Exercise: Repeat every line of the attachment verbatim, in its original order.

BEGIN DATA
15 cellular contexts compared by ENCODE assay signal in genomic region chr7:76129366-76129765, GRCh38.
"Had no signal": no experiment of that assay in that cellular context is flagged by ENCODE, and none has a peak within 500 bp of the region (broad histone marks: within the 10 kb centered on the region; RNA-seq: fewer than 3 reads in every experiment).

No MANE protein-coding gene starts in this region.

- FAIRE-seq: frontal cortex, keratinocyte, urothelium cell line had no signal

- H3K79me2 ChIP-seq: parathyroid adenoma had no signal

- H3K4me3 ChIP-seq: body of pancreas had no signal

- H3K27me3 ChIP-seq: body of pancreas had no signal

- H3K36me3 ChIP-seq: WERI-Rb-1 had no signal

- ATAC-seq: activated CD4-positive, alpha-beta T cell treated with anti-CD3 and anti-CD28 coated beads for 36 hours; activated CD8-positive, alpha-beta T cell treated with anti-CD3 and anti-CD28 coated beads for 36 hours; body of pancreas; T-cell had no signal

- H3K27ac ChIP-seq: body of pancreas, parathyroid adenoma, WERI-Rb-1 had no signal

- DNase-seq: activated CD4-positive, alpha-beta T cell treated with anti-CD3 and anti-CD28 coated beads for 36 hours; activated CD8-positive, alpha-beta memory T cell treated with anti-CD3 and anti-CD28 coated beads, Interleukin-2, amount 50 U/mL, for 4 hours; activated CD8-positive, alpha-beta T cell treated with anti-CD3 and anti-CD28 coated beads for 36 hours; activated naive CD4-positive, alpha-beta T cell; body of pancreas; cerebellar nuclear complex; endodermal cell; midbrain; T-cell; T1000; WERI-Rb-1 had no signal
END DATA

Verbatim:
15 cellular contexts compared by ENCODE assay signal in genomic region chr7:76129366-76129765, GRCh38.
"Had no signal": no experiment of that assay in that cellular context is flagged by ENCODE, and none has a peak within 500 bp of the region (broad histone marks: within the 10 kb centered on the region; RNA-seq: fewer than 3 reads in every experiment).

No MANE protein-coding gene starts in this region.

- FAIRE-seq: frontal cortex, keratinocyte, urothelium cell line had no signal

- H3K79me2 ChIP-seq: parathyroid adenoma had no signal

- H3K4me3 ChIP-seq: body of pancreas had no signal

- H3K27me3 ChIP-seq: body of pancreas had no signal

- H3K36me3 ChIP-seq: WERI-Rb-1 had no signal

- ATAC-seq: activated CD4-positive, alpha-beta T cell treated with anti-CD3 and anti-CD28 coated beads for 36 hours; activated CD8-positive, alpha-beta T cell treated with anti-CD3 and anti-CD28 coated beads for 36 hours; body of pancreas; T-cell had no signal

- H3K27ac ChIP-seq: body of pancreas, parathyroid adenoma, WERI-Rb-1 had no signal

- DNase-seq: activated CD4-positive, alpha-beta T cell treated with anti-CD3 and anti-CD28 coated beads for 36 hours; activated CD8-positive, alpha-beta memory T cell treated with anti-CD3 and anti-CD28 coated beads, Interleukin-2, amount 50 U/mL, for 4 hours; activated CD8-positive, alpha-beta T cell treated with anti-CD3 and anti-CD28 coated beads for 36 hours; activated naive CD4-positive, alpha-beta T cell; body of pancreas; cerebellar nuclear complex; endodermal cell; midbrain; T-cell; T1000; WERI-Rb-1 had no signal